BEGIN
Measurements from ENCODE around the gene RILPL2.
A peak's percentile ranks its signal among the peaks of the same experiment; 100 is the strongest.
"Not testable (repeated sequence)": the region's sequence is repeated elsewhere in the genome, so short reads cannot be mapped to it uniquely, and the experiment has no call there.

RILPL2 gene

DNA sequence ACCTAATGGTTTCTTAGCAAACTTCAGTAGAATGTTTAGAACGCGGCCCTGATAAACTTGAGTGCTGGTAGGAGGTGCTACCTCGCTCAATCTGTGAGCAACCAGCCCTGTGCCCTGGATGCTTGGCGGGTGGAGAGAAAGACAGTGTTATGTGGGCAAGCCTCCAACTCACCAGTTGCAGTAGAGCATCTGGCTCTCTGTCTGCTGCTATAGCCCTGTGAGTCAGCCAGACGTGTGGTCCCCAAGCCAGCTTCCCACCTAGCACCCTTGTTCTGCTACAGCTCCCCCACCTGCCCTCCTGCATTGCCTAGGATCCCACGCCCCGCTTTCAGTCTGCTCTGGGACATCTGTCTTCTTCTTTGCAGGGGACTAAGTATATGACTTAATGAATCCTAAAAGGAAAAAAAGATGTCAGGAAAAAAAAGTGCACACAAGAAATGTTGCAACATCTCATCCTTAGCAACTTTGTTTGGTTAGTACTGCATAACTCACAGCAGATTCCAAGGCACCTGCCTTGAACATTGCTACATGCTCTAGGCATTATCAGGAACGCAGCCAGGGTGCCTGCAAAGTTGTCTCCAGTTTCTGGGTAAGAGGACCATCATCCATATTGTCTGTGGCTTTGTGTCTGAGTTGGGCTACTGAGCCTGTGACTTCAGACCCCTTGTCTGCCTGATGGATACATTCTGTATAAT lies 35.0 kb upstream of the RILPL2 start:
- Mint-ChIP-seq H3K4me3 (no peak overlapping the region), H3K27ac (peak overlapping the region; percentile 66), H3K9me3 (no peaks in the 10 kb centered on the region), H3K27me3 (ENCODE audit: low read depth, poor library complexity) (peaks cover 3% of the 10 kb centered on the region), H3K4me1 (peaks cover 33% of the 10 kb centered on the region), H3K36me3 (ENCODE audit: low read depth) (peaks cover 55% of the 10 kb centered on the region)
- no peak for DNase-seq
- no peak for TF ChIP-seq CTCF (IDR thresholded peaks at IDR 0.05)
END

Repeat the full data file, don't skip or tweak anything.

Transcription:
Measurements from ENCODE around the gene RILPL2.
A peak's percentile ranks its signal among the peaks of the same experiment; 100 is the strongest.
"Not testable (repeated sequence)": the region's sequence is repeated elsewhere in the genome, so short reads cannot be mapped to it uniquely, and the experiment has no call there.

RILPL2 gene

DNA sequence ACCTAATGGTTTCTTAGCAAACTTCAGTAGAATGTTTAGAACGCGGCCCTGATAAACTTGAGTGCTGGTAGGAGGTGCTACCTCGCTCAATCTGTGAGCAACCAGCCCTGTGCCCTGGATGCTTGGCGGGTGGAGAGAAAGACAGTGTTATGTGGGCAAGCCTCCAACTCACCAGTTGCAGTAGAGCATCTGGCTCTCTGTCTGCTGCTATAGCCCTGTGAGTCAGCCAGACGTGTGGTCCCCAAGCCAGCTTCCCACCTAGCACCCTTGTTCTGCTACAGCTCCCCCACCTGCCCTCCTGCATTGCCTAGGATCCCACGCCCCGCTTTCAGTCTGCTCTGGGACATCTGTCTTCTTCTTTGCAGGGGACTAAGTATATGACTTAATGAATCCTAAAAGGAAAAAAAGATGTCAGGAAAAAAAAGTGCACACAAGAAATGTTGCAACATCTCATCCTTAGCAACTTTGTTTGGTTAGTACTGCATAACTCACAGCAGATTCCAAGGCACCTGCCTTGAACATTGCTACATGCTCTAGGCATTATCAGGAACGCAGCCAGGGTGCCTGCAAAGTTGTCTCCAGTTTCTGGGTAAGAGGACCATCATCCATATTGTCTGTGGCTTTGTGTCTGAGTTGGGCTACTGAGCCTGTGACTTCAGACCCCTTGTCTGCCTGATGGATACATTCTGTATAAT lies 35.0 kb upstream of the RILPL2 start:
- Mint-ChIP-seq H3K4me3 (no peak overlapping the region), H3K27ac (peak overlapping the region; percentile 66), H3K9me3 (no peaks in the 10 kb centered on the region), H3K27me3 (ENCODE audit: low read depth, poor library complexity) (peaks cover 3% of the 10 kb centered on the region), H3K4me1 (peaks cover 33% of the 10 kb centered on the region), H3K36me3 (ENCODE audit: low read depth) (peaks cover 55% of the 10 kb centered on the region)
- no peak for DNase-seq
- no peak for TF ChIP-seq CTCF (IDR thresholded peaks at IDR 0.05)